Martin Rev

Martin Rev

Martin Rev

ROIR Records

If you’re Martin Rev, the instrumental terror faction of confrontational electro masterminds Suicide, how do you unwind from getting attacked by audiences, overlooked by the general public and pioneering dance and industrial music? Simple. You make a compelling album that sounds like a NYC thrift store version of Kraftwerk, only heavy on the soul.

With “Mari,” Rev builds layer upon layer of cheapo toy and analog keyboards that echo the machine-dream romanticism of Brian Eno’s “Another Green World,” while adding a wide-eyed naiveté that the future will be both beautiful and fragile, and love will still matter; there’s heart in those gentle keyboard harmonies. All that loveliness is totally undone with “Baby Oh Baby,” when Rev’s sole vocal appearance consists of a whispered “tonight’s the night,” floating in and out of a repetitive bass-synth stomp. It’s hard to tell whether he’s wooing or leering at his baby.

“Nineteen 86’s” use of copious church bells wouldn’t have sounded out of place on the soundtrack to Prince of Darkness. (Hey, wasn’t that filmed in New York City as well?) Suddenly, you look around and realize that you’re drowning in subway grit and noir drama. The chimes layered over a miasma of tinny percussion and whooshing keyboards are reminiscent of the unfettered experimentalism on the second side of Bowie’s Low — all the heavy darkness is there too. Total Flash Gordon cool; people still can’t properly rip off songs like this .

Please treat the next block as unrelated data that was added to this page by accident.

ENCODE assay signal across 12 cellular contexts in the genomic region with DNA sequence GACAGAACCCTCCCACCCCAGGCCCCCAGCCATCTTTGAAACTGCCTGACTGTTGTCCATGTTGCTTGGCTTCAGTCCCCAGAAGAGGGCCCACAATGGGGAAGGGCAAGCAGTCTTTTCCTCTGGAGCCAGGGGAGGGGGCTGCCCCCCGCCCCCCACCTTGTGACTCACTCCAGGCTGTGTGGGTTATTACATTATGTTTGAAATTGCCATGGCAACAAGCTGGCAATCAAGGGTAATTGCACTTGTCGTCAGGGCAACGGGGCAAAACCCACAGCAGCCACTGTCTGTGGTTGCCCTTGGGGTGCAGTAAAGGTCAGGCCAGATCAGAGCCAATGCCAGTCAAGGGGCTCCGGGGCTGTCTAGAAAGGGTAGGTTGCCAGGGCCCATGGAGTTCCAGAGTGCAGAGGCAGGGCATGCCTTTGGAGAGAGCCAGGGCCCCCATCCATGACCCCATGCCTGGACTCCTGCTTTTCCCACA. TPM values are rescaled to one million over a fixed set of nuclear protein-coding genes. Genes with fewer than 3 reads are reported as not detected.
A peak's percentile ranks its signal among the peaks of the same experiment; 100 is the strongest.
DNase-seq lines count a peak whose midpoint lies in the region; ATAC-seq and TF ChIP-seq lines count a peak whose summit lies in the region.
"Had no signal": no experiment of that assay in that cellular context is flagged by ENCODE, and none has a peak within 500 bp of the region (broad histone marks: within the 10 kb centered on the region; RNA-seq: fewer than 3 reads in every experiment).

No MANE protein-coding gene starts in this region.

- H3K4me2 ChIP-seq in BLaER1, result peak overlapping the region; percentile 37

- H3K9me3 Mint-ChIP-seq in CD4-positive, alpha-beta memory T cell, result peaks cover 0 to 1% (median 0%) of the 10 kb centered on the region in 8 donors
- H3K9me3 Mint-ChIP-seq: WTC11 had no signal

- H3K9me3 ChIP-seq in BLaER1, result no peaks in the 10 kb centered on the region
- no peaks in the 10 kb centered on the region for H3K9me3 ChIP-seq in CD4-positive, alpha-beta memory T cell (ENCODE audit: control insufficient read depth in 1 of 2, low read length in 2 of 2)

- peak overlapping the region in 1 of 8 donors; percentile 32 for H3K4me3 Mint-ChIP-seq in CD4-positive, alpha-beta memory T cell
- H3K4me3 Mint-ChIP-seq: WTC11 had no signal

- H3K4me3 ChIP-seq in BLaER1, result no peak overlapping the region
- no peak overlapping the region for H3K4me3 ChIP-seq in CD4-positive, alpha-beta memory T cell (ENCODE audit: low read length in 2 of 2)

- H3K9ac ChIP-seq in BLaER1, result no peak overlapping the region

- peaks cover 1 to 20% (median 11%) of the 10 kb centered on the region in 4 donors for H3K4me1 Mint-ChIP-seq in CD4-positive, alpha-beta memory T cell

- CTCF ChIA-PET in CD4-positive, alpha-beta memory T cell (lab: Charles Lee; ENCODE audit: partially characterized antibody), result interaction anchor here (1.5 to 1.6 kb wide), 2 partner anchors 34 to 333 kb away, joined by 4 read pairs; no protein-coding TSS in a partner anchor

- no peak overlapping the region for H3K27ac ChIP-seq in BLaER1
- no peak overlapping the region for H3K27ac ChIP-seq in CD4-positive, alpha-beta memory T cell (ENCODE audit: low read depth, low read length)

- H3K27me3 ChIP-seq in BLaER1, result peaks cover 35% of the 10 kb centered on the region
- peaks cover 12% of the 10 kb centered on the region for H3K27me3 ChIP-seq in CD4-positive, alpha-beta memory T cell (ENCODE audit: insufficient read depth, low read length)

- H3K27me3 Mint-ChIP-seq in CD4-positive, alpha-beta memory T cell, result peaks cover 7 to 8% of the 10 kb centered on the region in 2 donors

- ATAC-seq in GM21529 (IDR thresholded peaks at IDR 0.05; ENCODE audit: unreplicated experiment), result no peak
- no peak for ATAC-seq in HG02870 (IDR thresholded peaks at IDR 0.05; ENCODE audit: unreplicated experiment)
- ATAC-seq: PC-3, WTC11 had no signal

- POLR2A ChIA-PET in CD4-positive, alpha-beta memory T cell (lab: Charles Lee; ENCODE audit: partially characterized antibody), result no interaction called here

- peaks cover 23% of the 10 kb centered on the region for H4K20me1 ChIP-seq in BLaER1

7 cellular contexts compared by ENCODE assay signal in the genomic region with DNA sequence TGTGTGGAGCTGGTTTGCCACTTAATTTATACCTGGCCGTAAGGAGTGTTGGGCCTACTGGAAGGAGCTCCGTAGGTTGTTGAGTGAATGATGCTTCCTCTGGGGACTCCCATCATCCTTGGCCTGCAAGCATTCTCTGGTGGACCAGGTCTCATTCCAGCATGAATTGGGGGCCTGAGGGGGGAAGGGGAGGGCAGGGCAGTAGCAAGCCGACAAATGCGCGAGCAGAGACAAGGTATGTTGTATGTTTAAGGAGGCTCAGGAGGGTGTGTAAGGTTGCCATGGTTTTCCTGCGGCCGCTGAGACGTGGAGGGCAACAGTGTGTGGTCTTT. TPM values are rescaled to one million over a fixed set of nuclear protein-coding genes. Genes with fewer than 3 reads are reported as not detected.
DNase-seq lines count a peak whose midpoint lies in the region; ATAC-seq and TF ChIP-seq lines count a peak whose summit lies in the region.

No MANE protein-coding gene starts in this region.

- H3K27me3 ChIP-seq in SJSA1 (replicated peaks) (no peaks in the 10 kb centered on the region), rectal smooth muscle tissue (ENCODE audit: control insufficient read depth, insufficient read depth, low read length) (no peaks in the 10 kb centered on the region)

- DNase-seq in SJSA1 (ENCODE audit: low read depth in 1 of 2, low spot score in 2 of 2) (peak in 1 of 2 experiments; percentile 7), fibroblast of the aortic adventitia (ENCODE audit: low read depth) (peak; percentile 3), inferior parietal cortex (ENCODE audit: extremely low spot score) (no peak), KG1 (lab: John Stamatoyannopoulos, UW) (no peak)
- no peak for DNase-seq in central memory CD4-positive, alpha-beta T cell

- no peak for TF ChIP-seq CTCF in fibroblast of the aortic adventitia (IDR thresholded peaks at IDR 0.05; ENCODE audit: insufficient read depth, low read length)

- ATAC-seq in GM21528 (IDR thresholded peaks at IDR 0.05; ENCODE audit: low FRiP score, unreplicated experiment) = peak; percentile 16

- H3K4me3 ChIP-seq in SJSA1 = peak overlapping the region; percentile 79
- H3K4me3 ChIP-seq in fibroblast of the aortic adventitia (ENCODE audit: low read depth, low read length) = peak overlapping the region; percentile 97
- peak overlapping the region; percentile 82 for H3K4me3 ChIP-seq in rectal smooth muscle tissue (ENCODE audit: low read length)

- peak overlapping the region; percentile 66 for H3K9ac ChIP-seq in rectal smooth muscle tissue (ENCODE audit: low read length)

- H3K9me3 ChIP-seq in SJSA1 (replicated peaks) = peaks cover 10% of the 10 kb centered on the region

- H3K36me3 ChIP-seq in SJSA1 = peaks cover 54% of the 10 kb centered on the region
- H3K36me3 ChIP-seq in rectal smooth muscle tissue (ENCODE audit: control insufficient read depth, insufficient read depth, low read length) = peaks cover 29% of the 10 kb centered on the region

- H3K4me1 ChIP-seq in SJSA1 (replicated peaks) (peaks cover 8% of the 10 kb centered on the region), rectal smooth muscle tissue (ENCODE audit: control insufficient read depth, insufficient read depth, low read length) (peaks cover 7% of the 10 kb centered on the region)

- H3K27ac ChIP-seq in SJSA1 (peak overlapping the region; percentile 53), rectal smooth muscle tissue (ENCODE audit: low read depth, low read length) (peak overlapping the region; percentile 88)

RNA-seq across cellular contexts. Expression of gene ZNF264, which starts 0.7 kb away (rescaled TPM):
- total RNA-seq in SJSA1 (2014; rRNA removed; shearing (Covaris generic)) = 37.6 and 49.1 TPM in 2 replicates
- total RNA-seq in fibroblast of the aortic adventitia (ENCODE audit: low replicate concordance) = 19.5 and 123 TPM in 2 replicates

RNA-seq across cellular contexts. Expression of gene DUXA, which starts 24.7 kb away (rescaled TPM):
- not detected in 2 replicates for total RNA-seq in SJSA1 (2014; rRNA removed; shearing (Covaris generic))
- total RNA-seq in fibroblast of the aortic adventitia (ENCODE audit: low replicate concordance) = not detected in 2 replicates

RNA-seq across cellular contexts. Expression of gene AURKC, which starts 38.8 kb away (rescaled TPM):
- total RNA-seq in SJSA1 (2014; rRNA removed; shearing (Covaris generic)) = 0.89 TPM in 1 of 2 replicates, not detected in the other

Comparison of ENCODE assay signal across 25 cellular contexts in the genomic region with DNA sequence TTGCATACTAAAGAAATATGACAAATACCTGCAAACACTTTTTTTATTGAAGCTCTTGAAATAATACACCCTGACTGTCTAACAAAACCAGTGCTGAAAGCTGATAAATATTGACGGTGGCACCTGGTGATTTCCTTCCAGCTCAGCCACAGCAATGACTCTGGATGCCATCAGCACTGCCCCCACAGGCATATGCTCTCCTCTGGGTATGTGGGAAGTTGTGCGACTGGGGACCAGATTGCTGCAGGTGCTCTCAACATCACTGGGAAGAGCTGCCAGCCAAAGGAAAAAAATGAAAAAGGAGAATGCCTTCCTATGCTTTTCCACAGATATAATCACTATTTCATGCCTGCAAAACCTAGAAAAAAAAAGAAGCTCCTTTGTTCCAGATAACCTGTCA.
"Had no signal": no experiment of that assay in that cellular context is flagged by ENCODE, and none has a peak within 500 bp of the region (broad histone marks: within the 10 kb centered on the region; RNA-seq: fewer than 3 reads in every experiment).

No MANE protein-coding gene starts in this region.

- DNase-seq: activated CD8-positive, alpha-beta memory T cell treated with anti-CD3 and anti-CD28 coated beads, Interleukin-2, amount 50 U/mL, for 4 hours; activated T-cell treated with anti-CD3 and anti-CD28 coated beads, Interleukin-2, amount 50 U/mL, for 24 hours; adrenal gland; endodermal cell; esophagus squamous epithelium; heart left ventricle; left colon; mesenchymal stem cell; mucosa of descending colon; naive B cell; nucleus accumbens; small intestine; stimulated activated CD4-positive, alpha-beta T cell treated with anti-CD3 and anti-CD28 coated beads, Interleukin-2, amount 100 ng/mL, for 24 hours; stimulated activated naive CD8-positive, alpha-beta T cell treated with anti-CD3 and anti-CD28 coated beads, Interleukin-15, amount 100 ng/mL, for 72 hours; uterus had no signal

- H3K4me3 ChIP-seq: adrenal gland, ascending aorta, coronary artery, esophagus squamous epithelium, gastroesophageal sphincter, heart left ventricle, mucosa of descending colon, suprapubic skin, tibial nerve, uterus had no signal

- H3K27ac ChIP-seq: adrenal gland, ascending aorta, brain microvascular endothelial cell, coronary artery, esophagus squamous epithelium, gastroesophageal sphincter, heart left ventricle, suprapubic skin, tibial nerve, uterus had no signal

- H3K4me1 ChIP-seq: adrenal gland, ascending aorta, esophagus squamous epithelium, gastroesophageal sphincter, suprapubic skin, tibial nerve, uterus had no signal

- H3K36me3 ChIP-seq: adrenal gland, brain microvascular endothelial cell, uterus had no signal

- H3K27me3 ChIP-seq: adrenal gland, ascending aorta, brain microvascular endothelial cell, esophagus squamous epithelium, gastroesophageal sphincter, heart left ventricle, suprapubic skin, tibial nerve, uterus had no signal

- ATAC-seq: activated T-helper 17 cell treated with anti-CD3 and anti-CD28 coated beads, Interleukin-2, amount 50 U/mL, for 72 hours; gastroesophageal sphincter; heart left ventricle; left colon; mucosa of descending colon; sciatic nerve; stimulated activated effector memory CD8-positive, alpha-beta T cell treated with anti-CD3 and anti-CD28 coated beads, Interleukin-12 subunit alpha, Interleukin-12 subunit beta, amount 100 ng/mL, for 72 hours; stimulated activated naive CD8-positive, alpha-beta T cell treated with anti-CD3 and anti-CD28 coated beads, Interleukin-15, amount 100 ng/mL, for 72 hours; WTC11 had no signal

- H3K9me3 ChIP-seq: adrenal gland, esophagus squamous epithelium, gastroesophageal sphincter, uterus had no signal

“Jomo” sounds like one of those old arcade pinball machines, strapped to a hot rod, roaring through the city streets to the point where the headlights blur and smear into so many fluorescent light tubes. “Asia” really doesn’t boast any overt Eastern influences, though it is exotic as hell, with two repeatedly hammered piano notes (the low ones), drums like a palpitating heart and this weird effect that sounds like a xylophone being broken. “Coal Train” is pretty cool and swaggering, with teeth made of switchblades and a droning sax sample toward the end. It’s brutal funk will make you feel like you’re in the wrong part of town, way too late at night.

“5 To 5” predates Coil in a pretty frightening manner, nervous breakdown and/or possession musique. “Wes” is wayyyy urban with its big-city soundz: some old hip-hop, some Spector and tons of radio-melting-pop. It’s a collage of bright light overload, as people are leaning out the windows, grooving to their neighbors’ radios. “Daydreams” is avante-garde muzak doo-wop that the Residents would dig.

Suicide’s Alan Vega told me that they have to do solo shit to stay sane and keep Suicide fresh. Man, these fellas have some fucking brilliant hobbies. What do you do in your free time?


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